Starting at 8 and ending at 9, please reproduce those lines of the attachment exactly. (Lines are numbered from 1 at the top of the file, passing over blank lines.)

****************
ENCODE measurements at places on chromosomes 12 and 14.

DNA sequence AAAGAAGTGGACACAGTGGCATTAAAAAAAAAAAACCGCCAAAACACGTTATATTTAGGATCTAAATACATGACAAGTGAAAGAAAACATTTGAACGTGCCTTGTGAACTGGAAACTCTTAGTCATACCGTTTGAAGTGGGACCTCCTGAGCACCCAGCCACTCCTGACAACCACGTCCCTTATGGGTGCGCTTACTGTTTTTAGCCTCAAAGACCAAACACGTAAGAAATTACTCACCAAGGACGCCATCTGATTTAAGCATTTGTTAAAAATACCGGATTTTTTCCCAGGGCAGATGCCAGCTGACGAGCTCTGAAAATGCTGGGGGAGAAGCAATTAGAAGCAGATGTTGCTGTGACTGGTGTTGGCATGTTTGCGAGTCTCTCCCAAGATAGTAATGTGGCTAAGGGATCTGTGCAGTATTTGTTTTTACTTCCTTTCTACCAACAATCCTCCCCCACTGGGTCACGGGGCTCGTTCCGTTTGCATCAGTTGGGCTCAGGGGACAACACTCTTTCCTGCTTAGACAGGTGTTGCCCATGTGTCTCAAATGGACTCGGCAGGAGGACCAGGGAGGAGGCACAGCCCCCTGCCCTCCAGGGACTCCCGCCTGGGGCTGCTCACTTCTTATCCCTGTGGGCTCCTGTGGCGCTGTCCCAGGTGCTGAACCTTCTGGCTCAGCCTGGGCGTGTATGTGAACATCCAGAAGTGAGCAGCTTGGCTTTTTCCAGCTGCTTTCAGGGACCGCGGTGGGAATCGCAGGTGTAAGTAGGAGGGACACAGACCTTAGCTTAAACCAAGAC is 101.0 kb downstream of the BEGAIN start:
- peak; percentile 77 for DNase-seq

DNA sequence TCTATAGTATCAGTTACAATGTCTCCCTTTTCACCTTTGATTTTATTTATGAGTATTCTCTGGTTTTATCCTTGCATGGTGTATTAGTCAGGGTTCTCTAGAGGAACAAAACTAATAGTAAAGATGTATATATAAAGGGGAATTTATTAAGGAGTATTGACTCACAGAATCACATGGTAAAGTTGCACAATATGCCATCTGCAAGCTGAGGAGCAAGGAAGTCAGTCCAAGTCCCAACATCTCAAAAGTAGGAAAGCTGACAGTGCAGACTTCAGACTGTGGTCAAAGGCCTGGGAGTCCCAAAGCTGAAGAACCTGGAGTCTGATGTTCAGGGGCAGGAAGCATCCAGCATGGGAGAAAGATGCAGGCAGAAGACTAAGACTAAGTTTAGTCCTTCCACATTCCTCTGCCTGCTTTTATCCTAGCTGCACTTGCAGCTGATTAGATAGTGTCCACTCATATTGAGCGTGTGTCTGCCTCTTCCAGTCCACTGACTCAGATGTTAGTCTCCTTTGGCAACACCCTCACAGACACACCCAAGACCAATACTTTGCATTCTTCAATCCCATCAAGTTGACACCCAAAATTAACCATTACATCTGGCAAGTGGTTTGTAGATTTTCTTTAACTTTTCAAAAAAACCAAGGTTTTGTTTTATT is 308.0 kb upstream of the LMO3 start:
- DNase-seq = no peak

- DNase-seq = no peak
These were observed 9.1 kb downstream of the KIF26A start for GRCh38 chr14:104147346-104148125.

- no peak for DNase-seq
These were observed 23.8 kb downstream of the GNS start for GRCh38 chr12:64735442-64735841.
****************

- no peak for DNase-seq
These were observed 23.8 kb downstream of the GNS start for GRCh38 chr12:64735442-64735841.